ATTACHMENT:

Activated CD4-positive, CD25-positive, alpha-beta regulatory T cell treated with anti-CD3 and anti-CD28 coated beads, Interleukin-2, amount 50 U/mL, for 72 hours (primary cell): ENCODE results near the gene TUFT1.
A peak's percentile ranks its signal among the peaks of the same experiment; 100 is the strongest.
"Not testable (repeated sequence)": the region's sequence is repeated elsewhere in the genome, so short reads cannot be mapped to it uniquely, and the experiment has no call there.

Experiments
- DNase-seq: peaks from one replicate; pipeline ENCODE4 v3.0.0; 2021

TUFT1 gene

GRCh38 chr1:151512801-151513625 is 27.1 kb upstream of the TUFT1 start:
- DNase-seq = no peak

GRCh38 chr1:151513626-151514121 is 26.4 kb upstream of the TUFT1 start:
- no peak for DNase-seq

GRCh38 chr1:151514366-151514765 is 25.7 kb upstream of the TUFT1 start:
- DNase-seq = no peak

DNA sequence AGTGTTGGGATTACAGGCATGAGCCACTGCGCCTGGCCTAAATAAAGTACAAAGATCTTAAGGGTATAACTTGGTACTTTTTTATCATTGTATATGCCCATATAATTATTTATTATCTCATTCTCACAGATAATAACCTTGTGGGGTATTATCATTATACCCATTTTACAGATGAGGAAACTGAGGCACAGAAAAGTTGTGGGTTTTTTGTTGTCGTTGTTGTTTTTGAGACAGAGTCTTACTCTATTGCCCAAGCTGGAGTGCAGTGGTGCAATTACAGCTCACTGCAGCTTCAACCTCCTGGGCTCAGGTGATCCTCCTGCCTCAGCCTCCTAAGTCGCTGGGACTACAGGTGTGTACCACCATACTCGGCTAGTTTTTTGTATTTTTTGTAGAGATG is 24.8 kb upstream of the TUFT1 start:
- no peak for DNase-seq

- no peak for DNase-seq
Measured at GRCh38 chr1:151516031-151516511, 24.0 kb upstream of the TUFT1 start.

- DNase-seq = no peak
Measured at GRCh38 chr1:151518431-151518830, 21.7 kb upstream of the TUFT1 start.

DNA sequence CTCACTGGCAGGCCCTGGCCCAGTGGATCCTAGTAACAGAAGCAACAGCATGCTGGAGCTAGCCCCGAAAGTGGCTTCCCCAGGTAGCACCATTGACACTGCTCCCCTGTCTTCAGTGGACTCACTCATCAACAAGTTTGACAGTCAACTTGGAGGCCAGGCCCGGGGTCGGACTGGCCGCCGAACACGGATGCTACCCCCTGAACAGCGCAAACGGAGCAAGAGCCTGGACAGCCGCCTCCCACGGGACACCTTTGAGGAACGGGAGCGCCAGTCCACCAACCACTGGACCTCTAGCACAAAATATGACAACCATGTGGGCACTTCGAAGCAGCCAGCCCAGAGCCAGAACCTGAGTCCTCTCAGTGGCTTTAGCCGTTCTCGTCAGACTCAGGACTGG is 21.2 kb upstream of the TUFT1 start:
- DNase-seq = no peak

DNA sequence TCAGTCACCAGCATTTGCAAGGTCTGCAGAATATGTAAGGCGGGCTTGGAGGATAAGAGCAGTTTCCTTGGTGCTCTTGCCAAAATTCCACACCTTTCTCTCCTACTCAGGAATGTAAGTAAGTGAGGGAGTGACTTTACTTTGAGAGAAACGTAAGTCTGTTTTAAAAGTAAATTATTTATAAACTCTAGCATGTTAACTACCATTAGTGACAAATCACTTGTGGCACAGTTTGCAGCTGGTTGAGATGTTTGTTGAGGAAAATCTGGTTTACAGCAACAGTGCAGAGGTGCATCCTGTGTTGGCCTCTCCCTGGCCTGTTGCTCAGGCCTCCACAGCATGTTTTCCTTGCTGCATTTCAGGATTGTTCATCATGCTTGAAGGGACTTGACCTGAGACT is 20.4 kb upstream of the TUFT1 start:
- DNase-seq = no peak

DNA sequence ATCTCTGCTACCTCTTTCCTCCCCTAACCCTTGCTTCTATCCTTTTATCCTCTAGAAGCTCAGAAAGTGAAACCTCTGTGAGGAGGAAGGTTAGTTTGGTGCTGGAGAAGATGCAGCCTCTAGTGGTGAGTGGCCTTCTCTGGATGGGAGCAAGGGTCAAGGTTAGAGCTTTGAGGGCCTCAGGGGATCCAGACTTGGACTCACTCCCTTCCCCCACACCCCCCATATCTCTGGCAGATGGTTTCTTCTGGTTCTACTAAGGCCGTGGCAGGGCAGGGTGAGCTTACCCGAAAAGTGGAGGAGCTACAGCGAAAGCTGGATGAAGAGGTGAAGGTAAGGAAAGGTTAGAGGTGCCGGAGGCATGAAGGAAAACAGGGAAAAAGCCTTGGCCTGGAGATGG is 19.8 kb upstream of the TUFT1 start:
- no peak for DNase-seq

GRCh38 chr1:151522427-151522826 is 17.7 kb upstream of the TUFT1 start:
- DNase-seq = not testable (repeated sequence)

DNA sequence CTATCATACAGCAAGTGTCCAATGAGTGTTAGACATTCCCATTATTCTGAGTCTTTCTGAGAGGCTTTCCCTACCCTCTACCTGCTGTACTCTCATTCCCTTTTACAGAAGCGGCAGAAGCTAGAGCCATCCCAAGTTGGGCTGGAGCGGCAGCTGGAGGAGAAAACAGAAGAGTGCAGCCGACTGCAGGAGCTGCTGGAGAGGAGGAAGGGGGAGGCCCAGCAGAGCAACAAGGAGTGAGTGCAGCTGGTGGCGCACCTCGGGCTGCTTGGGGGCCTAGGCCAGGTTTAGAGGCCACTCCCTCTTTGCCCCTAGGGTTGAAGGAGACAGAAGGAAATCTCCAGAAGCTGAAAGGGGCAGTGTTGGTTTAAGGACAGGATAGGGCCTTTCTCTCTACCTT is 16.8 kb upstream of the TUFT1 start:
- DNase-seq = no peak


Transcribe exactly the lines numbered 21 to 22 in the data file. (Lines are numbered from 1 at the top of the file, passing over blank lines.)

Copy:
DNA sequence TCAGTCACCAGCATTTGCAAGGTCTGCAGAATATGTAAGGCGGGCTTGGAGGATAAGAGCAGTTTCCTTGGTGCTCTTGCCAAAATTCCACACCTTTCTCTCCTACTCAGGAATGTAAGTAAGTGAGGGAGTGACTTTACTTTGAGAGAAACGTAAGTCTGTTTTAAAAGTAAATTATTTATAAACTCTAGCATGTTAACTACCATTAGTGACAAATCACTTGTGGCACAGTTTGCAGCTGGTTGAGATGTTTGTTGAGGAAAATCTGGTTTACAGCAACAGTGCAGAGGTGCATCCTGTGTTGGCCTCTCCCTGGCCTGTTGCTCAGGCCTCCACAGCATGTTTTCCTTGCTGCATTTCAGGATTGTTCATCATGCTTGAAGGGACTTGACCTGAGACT is 20.4 kb upstream of the TUFT1 start:
- DNase-seq = no peak